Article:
'Routine shouldn't take over your life, or it will shrink and narrow right down, and that's what really ages you'
Writer and Loose Women panellist, Janet Street-Porter, has always prided herself on flouting the rules. Her aim is to shake up assumptions about ageing and show people how to stay young, she tells Gabrielle Fagan
If anyone assumed Janet Street-Porter would allow age to mellow and put a sock in her "abrasive, stroppy, rebellious streak", they'd better think again, because this lady's clearly not for changing.
"I feel pretty much the same as the 16-year-old I once was," declares the 70-year-old writer and Loose Women panellist, renowned for her outspoken views and no-nonsense attitude.
"I never liked fitting in, hated rules and people telling me what to do when I was a teenager and not a lot's changed! I'm perhaps not quite as abrasive as I was, but I'm still more abrasive than most people. Age, in my view, is all in your mind and to be honest, apart from seeing my face first thing in the morning (let's face it, you can't defy gravity!) nothing about me feels 70."
With her glossy red hair and flatteringly youthful outfit - jeans and a loose top - her looks do indeed belie her years, but her focus is on being "grateful I've survived seven-action packed decades with a few wrinkles, but absolutely no regrets", as well as her mission to show people how they too can stay young at heart and in mind. She's supporting WE100, a campaign that aims to prepare society to live 100 healthy years.
"At the end of the day, if you don't allow your mind to age, you're three quarters of the way there in holding back the years. As you get older, caution sets in and it can put you off trying new things because you worry about going out of your comfort zone. It's all too easy to stick to the same food, watch the same TV programmes, and only mix with the friends you've known for years because it feels safe, familiar and comfortable," she warns.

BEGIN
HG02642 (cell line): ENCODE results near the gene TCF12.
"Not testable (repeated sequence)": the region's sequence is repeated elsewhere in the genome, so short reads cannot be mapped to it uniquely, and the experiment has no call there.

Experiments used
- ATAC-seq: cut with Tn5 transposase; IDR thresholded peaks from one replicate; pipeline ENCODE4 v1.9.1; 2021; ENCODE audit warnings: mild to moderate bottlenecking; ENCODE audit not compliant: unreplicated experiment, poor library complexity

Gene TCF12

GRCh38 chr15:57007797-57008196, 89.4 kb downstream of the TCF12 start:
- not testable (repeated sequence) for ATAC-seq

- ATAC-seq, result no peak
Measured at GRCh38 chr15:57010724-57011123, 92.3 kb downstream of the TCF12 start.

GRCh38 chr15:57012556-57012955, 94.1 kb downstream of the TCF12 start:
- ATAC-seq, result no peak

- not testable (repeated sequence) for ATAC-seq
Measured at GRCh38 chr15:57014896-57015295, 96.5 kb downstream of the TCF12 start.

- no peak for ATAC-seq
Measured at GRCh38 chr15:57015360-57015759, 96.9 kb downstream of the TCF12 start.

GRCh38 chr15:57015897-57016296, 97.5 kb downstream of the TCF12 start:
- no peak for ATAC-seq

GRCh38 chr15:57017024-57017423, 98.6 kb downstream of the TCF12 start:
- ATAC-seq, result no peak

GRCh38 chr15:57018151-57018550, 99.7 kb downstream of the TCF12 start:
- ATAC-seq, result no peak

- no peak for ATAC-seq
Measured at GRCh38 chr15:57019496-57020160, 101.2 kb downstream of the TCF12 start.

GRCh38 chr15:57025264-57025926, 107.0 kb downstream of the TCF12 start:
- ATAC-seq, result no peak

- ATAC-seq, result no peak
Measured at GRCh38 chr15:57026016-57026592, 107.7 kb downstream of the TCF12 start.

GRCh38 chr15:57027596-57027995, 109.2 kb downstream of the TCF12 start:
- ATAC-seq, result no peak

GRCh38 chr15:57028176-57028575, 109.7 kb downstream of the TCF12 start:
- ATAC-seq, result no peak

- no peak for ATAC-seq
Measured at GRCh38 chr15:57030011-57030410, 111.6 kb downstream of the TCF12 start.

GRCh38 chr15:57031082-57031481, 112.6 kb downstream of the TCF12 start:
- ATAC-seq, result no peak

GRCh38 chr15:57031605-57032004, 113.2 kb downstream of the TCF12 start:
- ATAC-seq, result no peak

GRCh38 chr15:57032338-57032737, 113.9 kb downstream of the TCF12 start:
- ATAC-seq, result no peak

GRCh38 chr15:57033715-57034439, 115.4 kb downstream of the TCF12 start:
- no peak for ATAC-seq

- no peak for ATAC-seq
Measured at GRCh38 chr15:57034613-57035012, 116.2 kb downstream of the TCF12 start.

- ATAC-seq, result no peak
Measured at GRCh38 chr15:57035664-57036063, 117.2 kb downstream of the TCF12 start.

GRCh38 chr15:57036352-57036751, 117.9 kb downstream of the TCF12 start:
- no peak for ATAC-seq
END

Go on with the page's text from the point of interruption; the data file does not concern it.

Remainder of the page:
"Please don't think though that I don't know what it's like to love routine. It's been a framework and something I've hung on to over the years while I've gone through changes at work and sometimes at home. Even now, I have to admit I eat the same breakfast every day - avocado on toast --and a full English fry-up at weekends, love walking the same routes in Yorkshire and listen to the Archers as often as I can. But the important thing is routine shouldn't take over your life, or it will shrink and narrow right down, squeeze out any opportunity for challenges, and that's really what will age you."
In the past, Street-Porter's certainly never appeared to flinch from pushing her boundaries, and has done it publicly. As well as an enduring career in television, she's successfully edited national newspaper, The Independent on Sunday, and has taken part in a host of reality shows, from I'm A Celebrity... Get Me Out Of Here! to Celebrity Masterchef and stints 'working' as a nurse and a primary school teacher for various TV shows.
"I'm not frightened about many things, but some of those things were very scary to do - I'm as insecure as the next person, but I manage to hide it well - but I made myself tackle them and totally enjoyed them," she admits.